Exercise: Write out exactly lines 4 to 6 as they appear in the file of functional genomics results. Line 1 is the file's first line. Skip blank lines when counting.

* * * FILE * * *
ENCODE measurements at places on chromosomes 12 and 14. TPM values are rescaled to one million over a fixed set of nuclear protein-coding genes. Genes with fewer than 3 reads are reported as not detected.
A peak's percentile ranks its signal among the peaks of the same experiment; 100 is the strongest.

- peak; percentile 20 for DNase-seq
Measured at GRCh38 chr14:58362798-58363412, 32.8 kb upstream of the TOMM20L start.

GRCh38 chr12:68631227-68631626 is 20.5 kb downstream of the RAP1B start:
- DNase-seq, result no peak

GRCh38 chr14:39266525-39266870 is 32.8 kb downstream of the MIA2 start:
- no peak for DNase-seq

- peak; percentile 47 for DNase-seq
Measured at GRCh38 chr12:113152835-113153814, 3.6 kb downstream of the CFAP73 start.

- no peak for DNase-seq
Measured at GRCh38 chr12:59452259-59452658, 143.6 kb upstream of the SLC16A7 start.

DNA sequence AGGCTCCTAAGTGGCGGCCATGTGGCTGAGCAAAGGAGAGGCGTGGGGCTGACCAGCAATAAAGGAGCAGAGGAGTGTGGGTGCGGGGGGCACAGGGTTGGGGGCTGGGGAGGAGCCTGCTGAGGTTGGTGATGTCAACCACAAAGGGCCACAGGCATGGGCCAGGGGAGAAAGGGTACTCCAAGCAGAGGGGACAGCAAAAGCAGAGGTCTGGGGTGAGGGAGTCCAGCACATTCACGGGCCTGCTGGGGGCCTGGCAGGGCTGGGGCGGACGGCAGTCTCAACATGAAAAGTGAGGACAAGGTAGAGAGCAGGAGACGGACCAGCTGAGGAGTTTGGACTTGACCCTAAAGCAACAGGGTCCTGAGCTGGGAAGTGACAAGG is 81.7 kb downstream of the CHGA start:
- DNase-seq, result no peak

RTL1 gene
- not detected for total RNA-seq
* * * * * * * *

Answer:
Measured at GRCh38 chr14:58362798-58363412, 32.8 kb upstream of the TOMM20L start.

GRCh38 chr12:68631227-68631626 is 20.5 kb downstream of the RAP1B start:
- DNase-seq, result no peak